NetName:        SUCURI-ARIN-002
NetHandle:      NET-192-124-249-0-1
Parent:         NET192 (NET-192-0-0-0-0)
NetType:        Direct Assignment
OriginAS:       AS174, AS3257, AS30148
Organization:   Sucuri (SUCUR-2)
RegDate:        2015-04-01
Updated:        2015-04-01

OrgName:        Sucuri
OrgId:          SUCUR-2
Address:        30141 Antelope Rd
City:           Menifee
StateProv:      CA
PostalCode:     92584
Country:        US
RegDate:        2014-12-11
Updated:        2016-01-16

OrgAbuseHandle: SOC55-ARIN
OrgAbuseName:   Security Operations Center
OrgAbusePhone:  +1-888-318-5114 

OrgTechHandle: SOC55-ARIN
OrgTechName:   Security Operations Center
OrgTechPhone:  +1-888-318-5114 

Tracing route to []...

BUT when we track the IP number that sent this malspam we get

Address lookup

canonical name ip-143-95-198-73.iplocal.


Tracing route to ip-143-95-198-73.iplocal [] ip-143-95-198-73.iplocal

where a service scan gives us

SMTP – 25 ESMTP Exim 4.86 #2 Tue, 28 Jun 2016 22:04:46 -0700
220-We do not authorize the use of this system to transport unsolicited,
220 and/or bulk e-mail.
421 lost input connection

So we look up where we get yet another IP number

Address lookup

canonical name


Tracing route to []

hop rtt rtt rtt ip address fully qualified domain name
1 1 0 0
2 0 0 0
3 0 0 0
4 0 0 0
5 0 0 0
6 6 6 6
7 6 6 6
8 5 5 5
9 6 6 6
10 6 6 6
11 6 6 6
12 6 6 6
13 6 6 6

Now I assume from this that Securi cloud proxy on the main site is masking or redirecting the lookups, so we aren’t getting the correct picture here

One of the emails looks like:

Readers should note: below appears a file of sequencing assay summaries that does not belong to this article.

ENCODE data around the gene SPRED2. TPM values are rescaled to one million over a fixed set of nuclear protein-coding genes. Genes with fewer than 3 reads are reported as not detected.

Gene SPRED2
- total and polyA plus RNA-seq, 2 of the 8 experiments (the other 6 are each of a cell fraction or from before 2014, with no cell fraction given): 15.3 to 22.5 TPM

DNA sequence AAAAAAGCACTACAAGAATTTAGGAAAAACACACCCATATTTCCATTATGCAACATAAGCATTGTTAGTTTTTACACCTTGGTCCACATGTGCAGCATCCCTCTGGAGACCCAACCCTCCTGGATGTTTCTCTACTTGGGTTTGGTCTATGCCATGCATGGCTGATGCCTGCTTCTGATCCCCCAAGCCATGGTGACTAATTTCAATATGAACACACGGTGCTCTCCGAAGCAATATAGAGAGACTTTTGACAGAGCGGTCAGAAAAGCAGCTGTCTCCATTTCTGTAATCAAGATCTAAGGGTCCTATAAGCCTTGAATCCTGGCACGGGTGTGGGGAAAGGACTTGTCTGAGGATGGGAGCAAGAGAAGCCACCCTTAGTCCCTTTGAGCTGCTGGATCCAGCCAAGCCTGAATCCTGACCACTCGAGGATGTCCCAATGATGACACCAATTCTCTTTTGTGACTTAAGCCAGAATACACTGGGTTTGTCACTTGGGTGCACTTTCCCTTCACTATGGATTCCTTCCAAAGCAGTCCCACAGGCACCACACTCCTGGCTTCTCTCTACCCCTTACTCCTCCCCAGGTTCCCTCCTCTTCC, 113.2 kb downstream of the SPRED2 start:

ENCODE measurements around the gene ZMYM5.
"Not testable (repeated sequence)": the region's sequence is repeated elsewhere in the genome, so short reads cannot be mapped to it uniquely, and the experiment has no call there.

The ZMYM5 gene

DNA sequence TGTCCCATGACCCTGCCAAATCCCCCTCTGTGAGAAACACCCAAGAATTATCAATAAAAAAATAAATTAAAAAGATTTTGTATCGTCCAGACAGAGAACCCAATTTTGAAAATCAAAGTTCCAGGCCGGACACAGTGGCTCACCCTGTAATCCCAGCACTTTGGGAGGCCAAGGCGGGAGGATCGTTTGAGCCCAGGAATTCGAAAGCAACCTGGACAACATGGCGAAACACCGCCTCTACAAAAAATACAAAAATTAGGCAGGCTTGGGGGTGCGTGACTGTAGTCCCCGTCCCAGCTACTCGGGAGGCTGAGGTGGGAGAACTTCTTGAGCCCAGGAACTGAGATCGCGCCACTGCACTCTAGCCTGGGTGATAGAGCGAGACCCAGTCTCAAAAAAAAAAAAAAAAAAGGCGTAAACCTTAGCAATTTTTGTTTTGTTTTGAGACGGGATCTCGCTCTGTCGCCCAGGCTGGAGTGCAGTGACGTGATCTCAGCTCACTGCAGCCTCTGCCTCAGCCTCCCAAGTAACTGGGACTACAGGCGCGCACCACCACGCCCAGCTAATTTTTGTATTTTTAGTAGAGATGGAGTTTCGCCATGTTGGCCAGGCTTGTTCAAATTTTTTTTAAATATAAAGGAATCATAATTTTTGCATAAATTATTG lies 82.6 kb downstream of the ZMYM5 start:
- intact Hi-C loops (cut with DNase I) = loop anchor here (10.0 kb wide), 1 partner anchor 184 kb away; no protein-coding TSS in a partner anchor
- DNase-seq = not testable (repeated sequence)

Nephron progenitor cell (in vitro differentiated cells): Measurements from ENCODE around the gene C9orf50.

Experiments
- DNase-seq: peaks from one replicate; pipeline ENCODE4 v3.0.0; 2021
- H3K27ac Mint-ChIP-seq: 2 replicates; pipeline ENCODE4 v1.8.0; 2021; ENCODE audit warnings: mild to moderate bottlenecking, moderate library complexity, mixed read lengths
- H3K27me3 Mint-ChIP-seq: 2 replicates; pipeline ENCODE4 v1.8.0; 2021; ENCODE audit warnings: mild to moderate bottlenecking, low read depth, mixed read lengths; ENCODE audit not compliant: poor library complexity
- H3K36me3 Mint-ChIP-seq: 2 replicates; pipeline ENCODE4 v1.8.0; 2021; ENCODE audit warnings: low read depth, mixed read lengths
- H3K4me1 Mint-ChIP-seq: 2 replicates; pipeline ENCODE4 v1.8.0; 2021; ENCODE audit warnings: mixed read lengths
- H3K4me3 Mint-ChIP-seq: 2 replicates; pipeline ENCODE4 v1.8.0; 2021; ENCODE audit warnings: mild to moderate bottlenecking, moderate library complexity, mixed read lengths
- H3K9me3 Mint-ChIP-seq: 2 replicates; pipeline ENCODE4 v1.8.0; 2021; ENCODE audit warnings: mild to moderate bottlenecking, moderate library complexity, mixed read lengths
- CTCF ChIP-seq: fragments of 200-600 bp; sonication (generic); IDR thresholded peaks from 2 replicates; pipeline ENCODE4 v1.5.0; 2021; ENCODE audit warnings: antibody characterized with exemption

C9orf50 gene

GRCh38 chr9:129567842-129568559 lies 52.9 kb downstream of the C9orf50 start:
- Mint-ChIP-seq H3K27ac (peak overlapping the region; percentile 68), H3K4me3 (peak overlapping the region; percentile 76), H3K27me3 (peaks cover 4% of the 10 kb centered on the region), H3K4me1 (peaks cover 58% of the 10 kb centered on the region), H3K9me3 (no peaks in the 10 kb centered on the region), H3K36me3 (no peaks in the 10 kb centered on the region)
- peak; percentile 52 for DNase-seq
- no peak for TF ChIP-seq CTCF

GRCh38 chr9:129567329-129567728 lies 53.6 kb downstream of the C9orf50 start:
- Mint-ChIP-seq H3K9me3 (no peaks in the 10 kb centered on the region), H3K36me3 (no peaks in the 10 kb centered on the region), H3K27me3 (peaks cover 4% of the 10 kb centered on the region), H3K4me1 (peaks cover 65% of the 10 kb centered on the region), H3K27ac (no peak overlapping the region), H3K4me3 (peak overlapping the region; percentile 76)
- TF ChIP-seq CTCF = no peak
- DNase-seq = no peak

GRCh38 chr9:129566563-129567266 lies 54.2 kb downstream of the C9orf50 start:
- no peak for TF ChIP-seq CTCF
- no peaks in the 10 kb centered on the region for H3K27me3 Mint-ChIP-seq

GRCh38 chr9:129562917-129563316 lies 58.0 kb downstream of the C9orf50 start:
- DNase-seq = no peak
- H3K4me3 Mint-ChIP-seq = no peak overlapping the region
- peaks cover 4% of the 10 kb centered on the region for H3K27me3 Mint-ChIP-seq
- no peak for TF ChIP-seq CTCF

From: Ahmed <>

Date: Additional Order (Additional Items)



Body content:

Good day, Please see attached for added items. We added new items to our previous inquiry which you quoted in our previous mail. Kindly find attached new items and quote. Please check and send us a new quote in regards to the addition so we can raise a PO for it. We need delivery date to be 1st week of july 2016. Best Regards. Ahmed Wuds Sales Manager MALORTH GROUPS GLOBALS LLC lumark, ajax 51 road USA. +86 37784993003 email: web:


Luckily for many recipients as you can see from the screenshot Outlook and several other email clients will automatically block all unzipped JAVA .jar files and prevent them being accessed by the user, without a lot of hassle. So you cannot accidentally run them. BUT most webmail services and several common email clients will allow unfettered access to any file received by email.

These malicious attachments normally have a password stealing component, with the aim of stealing your bank, PayPal or other financial details along with your email or FTP ( web space) log in credentials. Many of them are also designed to specifically steal your Facebook and other social network log in details. A very high proportion are Ransomware versions that encrypt your files and demand money ( about £350/$400) to recover the files.

All the alleged senders, amounts, reference numbers, Bank codes, companies, names of employees, employee positions, email addresses and phone numbers mentioned in the emails are all random. Some of these companies will exist and some won’t. Don’t try to respond by phone or email, all you will do is end up with an innocent person or company who have had their details spoofed and picked at random from a long list that the bad guys have previously found. The bad guys choose companies, Government departments and organisations with subjects that are designed to entice you or alarm you into blindly opening the attachment or clicking the link in the email to see what is happening.